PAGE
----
November 22, 2021 - 11:47am

NATO’s Secretary General Jens Stoltenberg called on the future German government to ensure that it fully commits to the alliance’s nuclear sharing programme. On a visit to Berlin last Friday, he addressed the country after media reports had speculated that Angela Merkel’s successor might agree to a withdrawal from nuclear deterrence systems.

Negotiations are ongoing for a three-party coalition to replace the Merkel administration. If successful, Olaf Scholz, a Social Democrat, will become the new chancellor and his party will lead the country in a centre-Left coalition together with the Green Party and the pro-business Free Liberals.

For collective security in Europe this transition bears both chances and risks. The Greens have a long history of anti-nuclear policy. Their roots as a party lie in protests against nuclear reactors that followed accidents at Three Mile Island (1979) and Chernobyl (1986). These sentiments mingled with the pacifism that arose out of anxieties during the Cold War when both superpowers stationed nuclear weapons on German soil.

The Greens may make it a condition of any bargain with Scholz that American nuclear weapons will be removed from Germany. Up to twenty B61 bombs are estimated to be stationed at the Büchel Air Base in the south west of Germany. The Green’s co-leader and chancellor candidate Annalena Baerbock ran on a ticket of anti-nuclear policy during the election. She is tipped to become foreign minister in the coalition government.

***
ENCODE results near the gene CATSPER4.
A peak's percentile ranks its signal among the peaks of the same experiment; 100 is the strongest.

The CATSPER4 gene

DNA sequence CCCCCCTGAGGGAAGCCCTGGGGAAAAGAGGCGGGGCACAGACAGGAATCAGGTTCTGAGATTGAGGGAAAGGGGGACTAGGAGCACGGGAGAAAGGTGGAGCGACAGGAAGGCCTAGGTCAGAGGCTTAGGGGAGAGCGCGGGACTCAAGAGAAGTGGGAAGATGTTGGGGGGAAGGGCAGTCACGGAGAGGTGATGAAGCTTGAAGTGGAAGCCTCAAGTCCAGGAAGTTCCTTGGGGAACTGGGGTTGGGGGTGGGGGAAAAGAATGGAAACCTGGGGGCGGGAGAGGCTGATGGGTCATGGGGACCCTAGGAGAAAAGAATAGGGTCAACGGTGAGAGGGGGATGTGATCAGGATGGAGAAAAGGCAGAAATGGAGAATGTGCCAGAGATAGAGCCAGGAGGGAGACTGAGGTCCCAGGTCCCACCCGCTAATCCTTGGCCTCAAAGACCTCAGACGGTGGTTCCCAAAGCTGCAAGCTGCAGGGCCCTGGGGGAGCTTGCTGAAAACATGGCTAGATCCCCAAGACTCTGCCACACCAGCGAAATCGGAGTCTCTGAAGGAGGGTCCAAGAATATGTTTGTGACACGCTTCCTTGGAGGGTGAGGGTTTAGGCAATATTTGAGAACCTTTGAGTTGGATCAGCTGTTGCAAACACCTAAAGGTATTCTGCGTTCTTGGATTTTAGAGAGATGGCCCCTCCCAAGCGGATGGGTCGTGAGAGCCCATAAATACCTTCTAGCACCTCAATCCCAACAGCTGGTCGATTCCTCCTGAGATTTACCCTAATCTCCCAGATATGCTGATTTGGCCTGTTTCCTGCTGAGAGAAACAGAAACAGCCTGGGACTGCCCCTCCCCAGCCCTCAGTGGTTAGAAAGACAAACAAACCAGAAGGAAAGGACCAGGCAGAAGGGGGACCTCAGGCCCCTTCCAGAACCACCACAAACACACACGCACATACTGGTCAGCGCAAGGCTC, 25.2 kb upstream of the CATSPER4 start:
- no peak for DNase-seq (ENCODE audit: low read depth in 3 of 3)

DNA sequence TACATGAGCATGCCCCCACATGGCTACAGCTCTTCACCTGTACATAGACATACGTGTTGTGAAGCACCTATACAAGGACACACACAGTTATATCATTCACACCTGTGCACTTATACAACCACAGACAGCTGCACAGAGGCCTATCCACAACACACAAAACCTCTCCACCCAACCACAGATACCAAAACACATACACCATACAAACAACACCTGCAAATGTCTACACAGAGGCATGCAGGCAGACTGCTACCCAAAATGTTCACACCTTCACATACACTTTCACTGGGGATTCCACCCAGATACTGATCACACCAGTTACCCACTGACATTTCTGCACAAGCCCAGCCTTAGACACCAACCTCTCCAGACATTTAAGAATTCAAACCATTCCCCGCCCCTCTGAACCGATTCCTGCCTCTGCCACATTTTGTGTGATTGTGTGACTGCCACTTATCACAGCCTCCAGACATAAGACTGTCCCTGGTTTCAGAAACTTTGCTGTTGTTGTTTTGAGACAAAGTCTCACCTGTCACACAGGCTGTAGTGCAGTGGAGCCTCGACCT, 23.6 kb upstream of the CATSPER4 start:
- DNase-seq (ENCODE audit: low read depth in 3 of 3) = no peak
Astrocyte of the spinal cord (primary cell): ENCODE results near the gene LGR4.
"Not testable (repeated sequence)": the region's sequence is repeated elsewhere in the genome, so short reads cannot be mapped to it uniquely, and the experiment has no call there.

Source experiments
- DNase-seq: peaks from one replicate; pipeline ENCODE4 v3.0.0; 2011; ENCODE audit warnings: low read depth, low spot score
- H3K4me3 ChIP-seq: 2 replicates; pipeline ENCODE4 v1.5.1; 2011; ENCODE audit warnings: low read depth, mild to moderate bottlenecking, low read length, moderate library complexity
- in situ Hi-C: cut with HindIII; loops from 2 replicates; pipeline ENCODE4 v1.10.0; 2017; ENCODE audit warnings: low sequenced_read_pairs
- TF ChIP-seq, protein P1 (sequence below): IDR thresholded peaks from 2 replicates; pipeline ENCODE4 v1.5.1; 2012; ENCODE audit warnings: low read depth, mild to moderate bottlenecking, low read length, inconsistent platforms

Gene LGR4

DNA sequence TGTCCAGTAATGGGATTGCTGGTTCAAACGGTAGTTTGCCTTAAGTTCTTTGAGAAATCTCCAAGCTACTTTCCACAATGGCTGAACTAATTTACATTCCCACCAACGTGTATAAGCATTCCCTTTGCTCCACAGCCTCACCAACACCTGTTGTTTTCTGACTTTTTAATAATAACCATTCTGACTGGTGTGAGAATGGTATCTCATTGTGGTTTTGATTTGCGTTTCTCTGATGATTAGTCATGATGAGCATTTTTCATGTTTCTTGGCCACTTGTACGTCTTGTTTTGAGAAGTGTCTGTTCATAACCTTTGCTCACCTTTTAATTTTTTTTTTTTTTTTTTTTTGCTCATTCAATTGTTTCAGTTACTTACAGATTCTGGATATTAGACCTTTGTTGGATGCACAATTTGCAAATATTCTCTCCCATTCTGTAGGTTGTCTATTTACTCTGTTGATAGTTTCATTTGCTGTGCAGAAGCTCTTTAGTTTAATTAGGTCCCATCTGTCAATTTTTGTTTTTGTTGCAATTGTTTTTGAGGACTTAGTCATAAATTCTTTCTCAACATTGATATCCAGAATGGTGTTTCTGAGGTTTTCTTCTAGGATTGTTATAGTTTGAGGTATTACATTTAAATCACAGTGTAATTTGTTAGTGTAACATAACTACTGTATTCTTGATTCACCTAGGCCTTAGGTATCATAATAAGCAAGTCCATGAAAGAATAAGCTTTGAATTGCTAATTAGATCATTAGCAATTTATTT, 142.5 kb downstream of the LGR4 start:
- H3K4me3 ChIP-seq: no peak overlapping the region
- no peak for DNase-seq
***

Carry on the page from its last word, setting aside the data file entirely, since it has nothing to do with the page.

But Baerbock also said that Germany cannot “continue with a foreign policy which shies away when in doubt.” Her co-leader Robert Habeck expressed a wish to support Ukraine, even in the form of supplying weaponry to the country — a move for which he was reprimanded by his own party. Olaf Scholz last week called the Belarusian dictator Alexander Lukashenko a “very bad dictator” and showed support for Poland in view of escalating tensions at the EU’s eastern borders.

Will the Greens and Olaf Scholz back up these words with action are or follow their old pacifist instincts? Stoltenberg was worried enough to make a personal appearance in the German capital amidst what looks like the final phase of coalition talks. He reminded the country that, “nuclear sharing is important because it is an arrangement where NATO allies go together and provide nuclear deterrence.”

But nuclear sharing does not only require Germany to tolerate US bombs on its soil but take financial and political responsibility for them too. To act as a deterrence, enemies will need to be certain that there is political conviction behind Germany’s expressed willingness to resort to this if need be.

Germany does not fulfil its NATO obligation to spend 2 percent of GDP on defence. Merkel reassured various American presidents that her country was increasing the figure so as to shoulder its share of the financial burden of collective security. But so far, Germany has still only reached a figure of 1.4 per cent.

Stoltenberg pointed out that he cannot force a sovereign state to commit, but he made it clear that Berlin cannot expect to maintain its ‘seat at the table’ while it invests too little to warrant it. He also issued a veiled threat that there are alternatives for NATO’s security systems to be deployed: “we easily end up with nuclear weapons in other countries in Europe, also to the East of Germany.”

The end of Merkel’s tenure as chancellor is an apt time for Germany to readjust its role in the world. Younger politicians will need to jettison 20th century notions of Germany as a nation to be demilitarised in perpetuity for the crimes it committed over 75 years ago. The largest economy in Europe cannot expect the rest of the world to pick up its defence bills while retaining a self-image of a nation important enough to deserve a say in international decisions.

Katja Hoyer is a German-British historian and writer. She is the author, most recently, of Beyond the Wall: East Germany, 1949-1990.